Online Edition: Fall 2003

Sand

Dennis Phillips

Green Integer ($10.95)

by Deborah Meadows

Dennis Phillips's ninth collection of poetry, Sand, is a beautifully sedate work in twenty-one parts beginning with "Prelude" and "Altered Landscape" then concluding with "A Chart Room" and "Clarity." Like many works in the avant-garde aesthetic, there is a tracing of recurrence rather than a developmental journey, a deflation of or missing self, an emphasis on placing pressure on syntax to yield an opening away from familiarity and zones of social comfort. Indeed, this is a poetry of skepticism. In the earlier work A World, Phillips turned away from the impossibility of knowing and inward to "A stream of noise skyward indicating a population never graspable"; whereas Sand reviews, in part, problems with generalities, such as in this fascinating critique of art and state power:

These are the quotes, they said.

These symbols are accomplishments.

Troops, someone said.

The effect is too general. These
correspondences, just gilded,
tremendous in emptiness.

Repose is the compliment of which value?
Distance? Relation? Volume?

We were there, we saw them.
These are their responses, as if
witnessing or cavalry
attended these factors.

A slightly revised version, this poem from 1996's Credence carries culturally-cluttered terms such as "correspondences," "gilded," and the two-part line with "witness" and "cavalry" opening onto the moral dimension of knowledge. That is, if serious things happen, people murdered by state power, for example, it's not sufficient to say that complete knowledge is never possible under any circumstances, but that quite a lot may hinge on the "witness" account. Can one see the world through a grain of sand?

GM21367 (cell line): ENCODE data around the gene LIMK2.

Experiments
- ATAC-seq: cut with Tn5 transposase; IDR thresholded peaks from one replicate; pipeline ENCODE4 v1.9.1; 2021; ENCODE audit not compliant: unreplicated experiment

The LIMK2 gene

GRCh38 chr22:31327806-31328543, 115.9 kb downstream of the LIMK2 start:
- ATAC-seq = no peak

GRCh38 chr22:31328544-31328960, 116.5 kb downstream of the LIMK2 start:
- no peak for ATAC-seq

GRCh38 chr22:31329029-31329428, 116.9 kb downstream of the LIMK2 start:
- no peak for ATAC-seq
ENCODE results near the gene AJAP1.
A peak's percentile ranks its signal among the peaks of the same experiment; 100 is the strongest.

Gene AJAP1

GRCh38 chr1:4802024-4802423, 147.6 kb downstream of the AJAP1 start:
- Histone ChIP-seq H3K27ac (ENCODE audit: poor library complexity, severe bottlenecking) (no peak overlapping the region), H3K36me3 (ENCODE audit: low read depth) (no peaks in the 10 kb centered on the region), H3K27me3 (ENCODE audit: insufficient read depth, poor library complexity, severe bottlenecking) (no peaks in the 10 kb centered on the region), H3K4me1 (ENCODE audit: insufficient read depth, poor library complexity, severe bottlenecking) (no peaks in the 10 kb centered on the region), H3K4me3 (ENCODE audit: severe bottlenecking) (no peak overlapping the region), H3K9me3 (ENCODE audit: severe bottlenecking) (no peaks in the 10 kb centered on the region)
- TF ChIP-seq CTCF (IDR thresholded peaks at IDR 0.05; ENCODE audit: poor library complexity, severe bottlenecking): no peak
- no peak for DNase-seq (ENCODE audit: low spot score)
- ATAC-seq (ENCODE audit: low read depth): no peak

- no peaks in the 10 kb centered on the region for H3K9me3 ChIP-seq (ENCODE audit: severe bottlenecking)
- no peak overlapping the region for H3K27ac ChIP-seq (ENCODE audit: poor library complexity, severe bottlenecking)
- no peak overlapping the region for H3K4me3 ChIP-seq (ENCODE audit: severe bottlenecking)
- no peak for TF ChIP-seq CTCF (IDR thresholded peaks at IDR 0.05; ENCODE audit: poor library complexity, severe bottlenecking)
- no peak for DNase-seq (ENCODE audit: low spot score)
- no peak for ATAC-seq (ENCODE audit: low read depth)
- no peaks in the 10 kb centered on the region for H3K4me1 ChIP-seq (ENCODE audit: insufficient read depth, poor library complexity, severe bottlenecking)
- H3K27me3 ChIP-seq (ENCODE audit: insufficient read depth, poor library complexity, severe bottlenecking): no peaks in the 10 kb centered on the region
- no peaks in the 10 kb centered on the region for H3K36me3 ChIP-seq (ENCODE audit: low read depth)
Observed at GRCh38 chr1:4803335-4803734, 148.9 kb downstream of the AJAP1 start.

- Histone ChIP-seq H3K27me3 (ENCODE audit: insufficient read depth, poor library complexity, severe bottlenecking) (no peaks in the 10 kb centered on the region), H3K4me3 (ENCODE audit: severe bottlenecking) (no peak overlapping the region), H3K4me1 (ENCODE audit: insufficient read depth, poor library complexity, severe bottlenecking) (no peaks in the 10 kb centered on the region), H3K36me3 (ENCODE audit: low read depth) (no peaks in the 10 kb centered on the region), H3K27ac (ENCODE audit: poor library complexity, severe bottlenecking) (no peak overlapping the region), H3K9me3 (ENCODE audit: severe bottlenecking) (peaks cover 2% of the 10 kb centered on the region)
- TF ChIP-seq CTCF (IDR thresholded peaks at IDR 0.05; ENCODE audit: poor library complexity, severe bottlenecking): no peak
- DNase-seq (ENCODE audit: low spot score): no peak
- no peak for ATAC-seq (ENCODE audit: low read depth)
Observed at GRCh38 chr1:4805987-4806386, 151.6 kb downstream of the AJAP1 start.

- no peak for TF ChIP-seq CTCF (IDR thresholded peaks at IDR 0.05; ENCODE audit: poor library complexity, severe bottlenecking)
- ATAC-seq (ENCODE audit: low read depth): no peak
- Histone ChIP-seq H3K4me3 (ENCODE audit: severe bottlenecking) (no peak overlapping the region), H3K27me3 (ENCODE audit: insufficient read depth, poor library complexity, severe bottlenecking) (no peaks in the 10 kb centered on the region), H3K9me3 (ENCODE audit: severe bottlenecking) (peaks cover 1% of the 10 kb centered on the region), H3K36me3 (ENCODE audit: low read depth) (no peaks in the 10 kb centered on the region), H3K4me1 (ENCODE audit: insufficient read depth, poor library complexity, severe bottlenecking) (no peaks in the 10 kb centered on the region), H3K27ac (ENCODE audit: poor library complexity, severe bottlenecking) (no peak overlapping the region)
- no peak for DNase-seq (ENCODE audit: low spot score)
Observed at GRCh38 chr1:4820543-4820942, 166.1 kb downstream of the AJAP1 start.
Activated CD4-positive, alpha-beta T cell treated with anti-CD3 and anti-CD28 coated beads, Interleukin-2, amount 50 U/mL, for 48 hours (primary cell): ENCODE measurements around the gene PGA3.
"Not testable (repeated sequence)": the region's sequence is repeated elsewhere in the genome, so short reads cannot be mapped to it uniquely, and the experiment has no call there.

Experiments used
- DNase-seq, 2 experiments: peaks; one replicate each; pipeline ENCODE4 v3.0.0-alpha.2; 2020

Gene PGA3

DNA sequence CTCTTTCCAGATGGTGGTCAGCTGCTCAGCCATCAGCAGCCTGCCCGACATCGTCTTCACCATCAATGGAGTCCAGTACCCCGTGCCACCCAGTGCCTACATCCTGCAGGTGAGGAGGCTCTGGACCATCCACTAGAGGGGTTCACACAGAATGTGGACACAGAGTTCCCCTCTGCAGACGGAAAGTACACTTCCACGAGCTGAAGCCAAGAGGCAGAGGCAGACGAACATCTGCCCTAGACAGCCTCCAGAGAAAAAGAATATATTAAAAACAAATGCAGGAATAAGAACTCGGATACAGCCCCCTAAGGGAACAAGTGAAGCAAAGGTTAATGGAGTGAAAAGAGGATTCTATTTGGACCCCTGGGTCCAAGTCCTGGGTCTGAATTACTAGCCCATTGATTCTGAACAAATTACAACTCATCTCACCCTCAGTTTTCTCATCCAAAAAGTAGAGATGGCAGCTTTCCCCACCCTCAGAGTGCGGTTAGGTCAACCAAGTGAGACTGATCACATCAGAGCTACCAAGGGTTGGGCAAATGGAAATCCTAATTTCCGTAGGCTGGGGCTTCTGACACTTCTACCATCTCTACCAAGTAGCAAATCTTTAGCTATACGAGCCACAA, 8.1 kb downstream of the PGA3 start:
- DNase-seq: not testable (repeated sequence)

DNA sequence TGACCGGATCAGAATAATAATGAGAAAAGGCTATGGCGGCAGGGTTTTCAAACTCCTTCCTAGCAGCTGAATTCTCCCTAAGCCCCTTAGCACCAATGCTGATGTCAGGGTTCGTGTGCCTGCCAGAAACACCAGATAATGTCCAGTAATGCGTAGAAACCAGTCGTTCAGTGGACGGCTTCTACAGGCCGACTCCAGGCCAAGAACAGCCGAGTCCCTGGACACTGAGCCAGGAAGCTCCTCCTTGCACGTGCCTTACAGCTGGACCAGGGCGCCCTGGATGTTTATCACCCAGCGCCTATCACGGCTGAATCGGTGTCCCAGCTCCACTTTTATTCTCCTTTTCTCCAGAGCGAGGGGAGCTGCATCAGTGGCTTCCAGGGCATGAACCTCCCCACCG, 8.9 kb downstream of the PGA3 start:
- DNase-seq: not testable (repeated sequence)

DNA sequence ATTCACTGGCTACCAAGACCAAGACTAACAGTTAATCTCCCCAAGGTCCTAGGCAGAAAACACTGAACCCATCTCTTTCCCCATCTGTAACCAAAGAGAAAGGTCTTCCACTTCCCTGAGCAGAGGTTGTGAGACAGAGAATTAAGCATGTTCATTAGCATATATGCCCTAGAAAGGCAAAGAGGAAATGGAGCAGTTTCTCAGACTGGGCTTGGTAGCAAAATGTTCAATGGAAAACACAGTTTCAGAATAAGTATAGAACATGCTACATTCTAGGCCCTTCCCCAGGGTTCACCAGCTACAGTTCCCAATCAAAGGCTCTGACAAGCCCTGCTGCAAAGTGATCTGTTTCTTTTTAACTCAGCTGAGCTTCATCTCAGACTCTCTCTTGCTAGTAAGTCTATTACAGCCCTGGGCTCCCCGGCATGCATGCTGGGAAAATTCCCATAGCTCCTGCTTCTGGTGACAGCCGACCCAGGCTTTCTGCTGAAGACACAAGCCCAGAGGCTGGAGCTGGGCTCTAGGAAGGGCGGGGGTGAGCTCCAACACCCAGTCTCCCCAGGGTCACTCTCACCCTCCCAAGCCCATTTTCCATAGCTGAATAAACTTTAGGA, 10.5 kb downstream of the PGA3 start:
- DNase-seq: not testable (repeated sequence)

Oddly, Phillips's moral urgency is expressed within dull, distant observation. Very flat in affect, the poems suggest the observed fragment of narrative cannot rationally justify an unobserved arc of completion nor can it neglect variability:

As emptiness seems to preside. Their faces were upturned, eyes carefully covered, as they must have known. Yes, a herd of bison, this early, the cave record, yes, a frail romance. Having opened the topic a crying or whining or squeaking was heard. Were they aware of the error?

But to return to the problem of generality. Scottish philosopher David Hume is noted for first stating the problem of induction in his A Treatise of Human Nature (1739-40): that deriving generalities from instances relied on circular reasoning. For example, predicting future events such as a solar eclipse involves moving from observed matters of fact to unobserved matters of fact, and even those beyond the range of direct observation. Hume pointed out that we are additionally caught out because our inferences are based on an expectation of the uniformity of nature. He concludes skeptically that there can be no rational or logical justification of inferences that move from observed to unobserved, that they are based on custom and habit, and that human inclination to be pattern-forming creatures doesn't constitute a rational justification. Twentieth-century philosophers have dissolved, rather than solved, this by arguing that induction is a false problem based on linguistic confusion--in a sense, absenting it from the world.

In Sand:

Reliant on observation, dependent on promptitude.
Excited by the tardy, enthralled by the oblivious.

The only response unrehearsed
would be the particulars of flora and fauna
or a record kept of habits, depths and phases.

Readers of Phillips may tease out how variation works through his poetic devices. Laying bare Phillips's tool kit shows, but not exhaustively: frequent use of passive voice implying either critique of prevailing moral responsibility or alienation effects:

Thus the strategy was confirmed